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Amazon to New York Times: Get your facts straight


An executive is publicly disputing an August 2015New York Timesarticle that painted an unflattering picture of the retailer’s corporate culture.

Amazon CEO and founder Jeff Bezos blasted the article in an internal memo sent to employees shortly after it was published. However, Jay Carney, senior VP for global affairs of Amazon, is replying to the article in anew poston the blogging site Medium.

Carney leads off by revealing Bo Olson, a former Amazon employee quoted in the article as saying nearly everyone he saw cried at their desk, resigned from the company after admitting to defrauding vendors. According to Carney, the Times knew this fact but did not include it in the article.

In addition, Carney says reports of employees being anonymously criticized by coworkers through an anonymous feedback tool are false. The tool is not anonymous, and an Amazon employee quoted as saying she was “strafed” only received three pieces of feedback by named employees, who all included positive comments along with constructive suggestions for improvement.

Other specific items in the article Carney disputes include an employee who claimed he was berated in a performance review before obtaining a promotion actually receiving a positive written review and promotion. Carney also provided a quote from an employee who said in the article she once didn’t sleep for four days straight clarifying that it was her choice and related to an MBA program she was in.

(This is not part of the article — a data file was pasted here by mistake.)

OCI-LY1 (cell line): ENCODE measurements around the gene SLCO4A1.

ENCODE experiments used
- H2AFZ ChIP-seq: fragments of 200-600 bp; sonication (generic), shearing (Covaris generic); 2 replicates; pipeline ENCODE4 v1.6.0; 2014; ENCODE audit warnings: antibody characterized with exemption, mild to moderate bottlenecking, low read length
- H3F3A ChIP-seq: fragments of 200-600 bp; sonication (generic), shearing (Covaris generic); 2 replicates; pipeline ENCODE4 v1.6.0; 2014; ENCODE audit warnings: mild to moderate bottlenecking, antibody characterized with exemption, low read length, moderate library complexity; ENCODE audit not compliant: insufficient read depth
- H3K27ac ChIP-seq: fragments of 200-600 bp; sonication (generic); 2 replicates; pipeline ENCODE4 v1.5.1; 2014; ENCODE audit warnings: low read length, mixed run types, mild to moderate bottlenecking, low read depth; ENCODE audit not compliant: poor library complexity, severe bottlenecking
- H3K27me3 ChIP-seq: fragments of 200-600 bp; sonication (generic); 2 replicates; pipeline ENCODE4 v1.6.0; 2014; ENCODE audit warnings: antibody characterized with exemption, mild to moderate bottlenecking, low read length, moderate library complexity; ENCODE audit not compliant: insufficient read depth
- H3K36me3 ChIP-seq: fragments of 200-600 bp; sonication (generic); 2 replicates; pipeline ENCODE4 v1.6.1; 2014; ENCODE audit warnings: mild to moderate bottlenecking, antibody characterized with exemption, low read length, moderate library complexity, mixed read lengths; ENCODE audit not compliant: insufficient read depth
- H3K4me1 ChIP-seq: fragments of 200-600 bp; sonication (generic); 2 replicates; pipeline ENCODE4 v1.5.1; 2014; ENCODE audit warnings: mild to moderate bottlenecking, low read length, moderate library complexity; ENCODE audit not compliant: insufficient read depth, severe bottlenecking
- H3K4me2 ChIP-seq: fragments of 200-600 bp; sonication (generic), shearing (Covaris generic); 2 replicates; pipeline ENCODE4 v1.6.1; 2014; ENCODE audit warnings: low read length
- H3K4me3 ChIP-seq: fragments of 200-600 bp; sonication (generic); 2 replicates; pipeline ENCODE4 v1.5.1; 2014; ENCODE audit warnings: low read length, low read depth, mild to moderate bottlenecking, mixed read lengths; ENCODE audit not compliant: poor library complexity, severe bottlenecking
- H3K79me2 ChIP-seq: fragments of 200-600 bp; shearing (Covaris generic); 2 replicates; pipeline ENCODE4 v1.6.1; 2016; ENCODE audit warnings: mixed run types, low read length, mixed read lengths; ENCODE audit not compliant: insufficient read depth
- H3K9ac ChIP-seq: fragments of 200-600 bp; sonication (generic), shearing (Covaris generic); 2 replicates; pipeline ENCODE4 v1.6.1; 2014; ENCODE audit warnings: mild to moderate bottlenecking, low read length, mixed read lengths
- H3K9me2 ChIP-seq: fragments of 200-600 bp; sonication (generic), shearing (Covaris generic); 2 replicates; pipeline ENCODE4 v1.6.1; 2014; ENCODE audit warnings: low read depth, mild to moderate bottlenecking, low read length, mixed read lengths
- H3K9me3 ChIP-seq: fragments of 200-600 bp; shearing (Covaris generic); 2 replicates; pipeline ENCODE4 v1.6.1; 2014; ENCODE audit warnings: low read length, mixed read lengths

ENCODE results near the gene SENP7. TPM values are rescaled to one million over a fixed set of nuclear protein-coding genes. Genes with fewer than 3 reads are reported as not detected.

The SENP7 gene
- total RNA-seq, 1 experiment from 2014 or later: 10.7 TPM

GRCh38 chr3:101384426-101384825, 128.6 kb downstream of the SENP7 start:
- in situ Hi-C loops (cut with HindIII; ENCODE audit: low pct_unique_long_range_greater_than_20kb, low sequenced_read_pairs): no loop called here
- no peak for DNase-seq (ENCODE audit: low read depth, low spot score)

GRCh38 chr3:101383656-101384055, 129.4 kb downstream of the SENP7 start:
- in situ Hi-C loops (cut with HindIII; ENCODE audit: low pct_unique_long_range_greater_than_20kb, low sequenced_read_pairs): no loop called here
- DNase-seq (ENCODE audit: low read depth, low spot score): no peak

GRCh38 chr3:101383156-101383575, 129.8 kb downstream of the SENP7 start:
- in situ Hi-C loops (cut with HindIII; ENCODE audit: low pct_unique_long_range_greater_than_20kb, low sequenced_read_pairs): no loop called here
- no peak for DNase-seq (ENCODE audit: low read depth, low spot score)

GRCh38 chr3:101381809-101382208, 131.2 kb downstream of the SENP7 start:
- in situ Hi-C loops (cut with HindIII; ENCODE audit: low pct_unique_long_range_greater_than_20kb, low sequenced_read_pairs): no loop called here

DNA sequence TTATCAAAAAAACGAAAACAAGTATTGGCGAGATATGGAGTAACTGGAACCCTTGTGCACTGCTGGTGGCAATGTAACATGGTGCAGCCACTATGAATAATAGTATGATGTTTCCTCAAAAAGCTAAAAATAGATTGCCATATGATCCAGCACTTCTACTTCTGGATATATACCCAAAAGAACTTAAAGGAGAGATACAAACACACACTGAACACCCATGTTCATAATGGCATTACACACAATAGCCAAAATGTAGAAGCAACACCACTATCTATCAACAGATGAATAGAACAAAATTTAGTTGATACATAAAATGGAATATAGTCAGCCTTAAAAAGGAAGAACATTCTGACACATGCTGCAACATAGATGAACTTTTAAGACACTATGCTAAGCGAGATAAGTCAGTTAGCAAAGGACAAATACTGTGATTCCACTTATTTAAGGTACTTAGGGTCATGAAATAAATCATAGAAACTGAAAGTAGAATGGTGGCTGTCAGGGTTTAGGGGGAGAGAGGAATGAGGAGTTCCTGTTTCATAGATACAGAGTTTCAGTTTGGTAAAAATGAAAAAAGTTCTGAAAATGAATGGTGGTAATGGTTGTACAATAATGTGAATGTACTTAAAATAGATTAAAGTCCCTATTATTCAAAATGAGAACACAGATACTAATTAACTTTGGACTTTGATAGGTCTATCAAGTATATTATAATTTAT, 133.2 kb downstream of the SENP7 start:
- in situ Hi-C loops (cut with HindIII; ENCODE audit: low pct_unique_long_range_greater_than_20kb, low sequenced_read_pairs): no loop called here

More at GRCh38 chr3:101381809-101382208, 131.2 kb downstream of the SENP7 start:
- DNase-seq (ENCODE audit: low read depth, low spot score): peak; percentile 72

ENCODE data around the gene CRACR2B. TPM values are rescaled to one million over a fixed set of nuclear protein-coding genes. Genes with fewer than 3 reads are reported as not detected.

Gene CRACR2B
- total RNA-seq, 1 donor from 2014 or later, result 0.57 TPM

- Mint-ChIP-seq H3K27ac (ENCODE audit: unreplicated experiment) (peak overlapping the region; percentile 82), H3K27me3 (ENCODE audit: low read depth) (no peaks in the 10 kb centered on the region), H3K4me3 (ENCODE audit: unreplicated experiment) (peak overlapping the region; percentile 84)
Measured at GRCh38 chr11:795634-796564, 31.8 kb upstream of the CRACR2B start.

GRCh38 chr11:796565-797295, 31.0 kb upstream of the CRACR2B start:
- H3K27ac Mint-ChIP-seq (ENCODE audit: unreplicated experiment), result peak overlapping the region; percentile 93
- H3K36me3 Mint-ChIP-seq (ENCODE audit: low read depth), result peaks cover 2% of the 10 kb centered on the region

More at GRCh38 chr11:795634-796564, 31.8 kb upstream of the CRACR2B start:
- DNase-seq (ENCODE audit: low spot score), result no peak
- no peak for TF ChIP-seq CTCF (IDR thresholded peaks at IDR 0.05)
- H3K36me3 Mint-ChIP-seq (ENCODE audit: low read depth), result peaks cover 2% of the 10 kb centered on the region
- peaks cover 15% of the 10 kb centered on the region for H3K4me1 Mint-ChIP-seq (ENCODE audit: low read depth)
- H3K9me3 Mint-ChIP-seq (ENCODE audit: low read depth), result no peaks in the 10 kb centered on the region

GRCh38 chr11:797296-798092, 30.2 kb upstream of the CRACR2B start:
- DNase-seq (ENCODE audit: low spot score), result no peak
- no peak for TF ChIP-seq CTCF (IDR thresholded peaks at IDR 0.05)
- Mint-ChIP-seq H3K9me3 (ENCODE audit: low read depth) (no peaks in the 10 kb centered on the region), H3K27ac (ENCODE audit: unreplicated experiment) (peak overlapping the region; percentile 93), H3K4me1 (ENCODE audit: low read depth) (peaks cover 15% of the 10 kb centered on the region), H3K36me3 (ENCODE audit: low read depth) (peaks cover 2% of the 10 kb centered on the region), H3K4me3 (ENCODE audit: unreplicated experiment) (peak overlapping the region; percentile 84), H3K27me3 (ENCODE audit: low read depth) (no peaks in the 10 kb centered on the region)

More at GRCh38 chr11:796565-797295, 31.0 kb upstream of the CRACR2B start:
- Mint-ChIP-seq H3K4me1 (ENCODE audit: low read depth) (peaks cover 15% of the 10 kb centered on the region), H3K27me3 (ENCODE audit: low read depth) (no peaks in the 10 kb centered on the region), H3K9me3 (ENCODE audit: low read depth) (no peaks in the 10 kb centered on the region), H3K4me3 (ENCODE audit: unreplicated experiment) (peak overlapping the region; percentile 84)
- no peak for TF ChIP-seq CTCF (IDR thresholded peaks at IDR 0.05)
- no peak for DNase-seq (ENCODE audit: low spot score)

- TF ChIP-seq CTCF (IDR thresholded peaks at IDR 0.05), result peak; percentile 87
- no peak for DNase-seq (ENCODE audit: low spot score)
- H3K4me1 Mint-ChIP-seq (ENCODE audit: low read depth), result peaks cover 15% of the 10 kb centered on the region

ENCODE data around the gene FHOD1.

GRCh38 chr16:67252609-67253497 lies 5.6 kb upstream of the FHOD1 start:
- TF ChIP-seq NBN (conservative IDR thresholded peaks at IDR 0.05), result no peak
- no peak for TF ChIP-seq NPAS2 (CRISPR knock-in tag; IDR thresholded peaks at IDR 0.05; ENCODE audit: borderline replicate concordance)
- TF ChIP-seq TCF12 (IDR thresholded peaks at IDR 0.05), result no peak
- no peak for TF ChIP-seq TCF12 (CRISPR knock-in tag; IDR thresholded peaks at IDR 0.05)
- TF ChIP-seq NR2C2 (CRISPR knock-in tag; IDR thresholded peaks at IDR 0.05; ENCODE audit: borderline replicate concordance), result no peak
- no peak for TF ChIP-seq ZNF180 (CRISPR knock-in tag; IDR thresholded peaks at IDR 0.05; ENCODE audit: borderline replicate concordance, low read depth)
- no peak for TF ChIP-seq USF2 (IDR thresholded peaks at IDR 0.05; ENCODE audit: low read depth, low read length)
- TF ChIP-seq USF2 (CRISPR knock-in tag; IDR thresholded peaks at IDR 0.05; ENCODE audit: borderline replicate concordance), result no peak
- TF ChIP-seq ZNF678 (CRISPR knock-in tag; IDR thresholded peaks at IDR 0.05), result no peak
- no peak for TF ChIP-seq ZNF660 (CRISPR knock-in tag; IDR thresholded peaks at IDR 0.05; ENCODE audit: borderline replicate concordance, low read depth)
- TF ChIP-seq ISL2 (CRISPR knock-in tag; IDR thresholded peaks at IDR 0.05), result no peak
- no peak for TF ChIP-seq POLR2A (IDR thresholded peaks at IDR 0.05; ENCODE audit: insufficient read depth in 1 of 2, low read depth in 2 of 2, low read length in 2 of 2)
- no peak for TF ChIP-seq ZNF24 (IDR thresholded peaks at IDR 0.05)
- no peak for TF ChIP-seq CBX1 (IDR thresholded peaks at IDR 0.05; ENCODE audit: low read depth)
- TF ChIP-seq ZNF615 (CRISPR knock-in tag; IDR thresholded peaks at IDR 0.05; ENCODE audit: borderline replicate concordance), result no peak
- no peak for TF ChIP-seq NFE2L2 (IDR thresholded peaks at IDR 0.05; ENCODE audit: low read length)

Furthermore, Carney says he was promised by the Times reporters writing the story that it would be a balanced and nuanced look at Amazon’s culture. Amazon’s public editor has said the article is driven more by “generalization and anecdote” than “irrefutable proof.”

“Journalism 101 instructs that facts should be checked and sources should be vetted.,” Carney wrote. “When there are two sides of a story, a reader deserves to know them both. Why did the Times choose not to follow standard practice here? We don’t know. But it’s worth noting that they’ve now twice in less than a year been called out by their own public editor for bias and hype in their coverage of Amazon.”

TheTimeson Monday afternoon published executive editorDean Baquet’s responseto Carney’s piece on Medium, in which Baquet stands behind the reporting carried out by Jodi Kantor and David Streitfeld.

“The points in today’s posting challenge the credibility of four of the more than two dozen named current or former Amazon employees quoted in the story or cast doubt on their veracity,” the post said. ”The information for the most part, though, did not contradict what the former employees said in our story; instead, you mostly asserted that there were no records of what the workers were describing. Of course, plenty of conversations and interactions occur in workplaces that are not documented in personnel files.

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